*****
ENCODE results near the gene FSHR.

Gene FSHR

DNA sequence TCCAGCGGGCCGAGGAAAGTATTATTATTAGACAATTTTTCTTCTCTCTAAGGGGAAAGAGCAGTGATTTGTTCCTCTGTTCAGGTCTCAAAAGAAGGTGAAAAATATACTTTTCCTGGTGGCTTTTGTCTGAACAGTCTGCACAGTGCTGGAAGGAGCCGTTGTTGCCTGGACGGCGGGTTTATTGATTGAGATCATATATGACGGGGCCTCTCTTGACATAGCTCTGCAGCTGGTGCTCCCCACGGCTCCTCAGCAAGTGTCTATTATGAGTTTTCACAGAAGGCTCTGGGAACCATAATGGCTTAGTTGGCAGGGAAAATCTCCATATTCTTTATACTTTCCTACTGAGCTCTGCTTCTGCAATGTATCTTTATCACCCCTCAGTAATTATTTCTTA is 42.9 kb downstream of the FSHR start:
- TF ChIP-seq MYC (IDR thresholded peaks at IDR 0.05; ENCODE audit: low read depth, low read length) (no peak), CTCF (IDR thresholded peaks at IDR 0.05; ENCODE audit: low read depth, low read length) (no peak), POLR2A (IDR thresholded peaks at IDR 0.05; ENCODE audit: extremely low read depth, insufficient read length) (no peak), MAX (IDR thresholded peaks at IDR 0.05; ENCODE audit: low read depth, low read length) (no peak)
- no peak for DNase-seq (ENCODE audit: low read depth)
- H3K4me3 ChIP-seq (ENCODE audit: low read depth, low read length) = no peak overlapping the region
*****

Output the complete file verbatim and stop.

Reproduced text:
ENCODE results near the gene FSHR.

Gene FSHR

DNA sequence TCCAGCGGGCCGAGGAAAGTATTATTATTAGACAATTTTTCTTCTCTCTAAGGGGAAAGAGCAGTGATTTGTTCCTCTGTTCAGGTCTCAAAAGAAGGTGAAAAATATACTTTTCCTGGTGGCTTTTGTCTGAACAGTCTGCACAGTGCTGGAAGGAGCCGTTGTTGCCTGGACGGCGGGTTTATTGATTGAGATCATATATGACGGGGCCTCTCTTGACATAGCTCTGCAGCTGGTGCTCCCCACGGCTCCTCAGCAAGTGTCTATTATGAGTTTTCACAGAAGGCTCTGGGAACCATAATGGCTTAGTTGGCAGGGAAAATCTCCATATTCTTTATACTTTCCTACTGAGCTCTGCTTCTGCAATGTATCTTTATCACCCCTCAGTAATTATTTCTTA is 42.9 kb downstream of the FSHR start:
- TF ChIP-seq MYC (IDR thresholded peaks at IDR 0.05; ENCODE audit: low read depth, low read length) (no peak), CTCF (IDR thresholded peaks at IDR 0.05; ENCODE audit: low read depth, low read length) (no peak), POLR2A (IDR thresholded peaks at IDR 0.05; ENCODE audit: extremely low read depth, insufficient read length) (no peak), MAX (IDR thresholded peaks at IDR 0.05; ENCODE audit: low read depth, low read length) (no peak)
- no peak for DNase-seq (ENCODE audit: low read depth)
- H3K4me3 ChIP-seq (ENCODE audit: low read depth, low read length) = no peak overlapping the region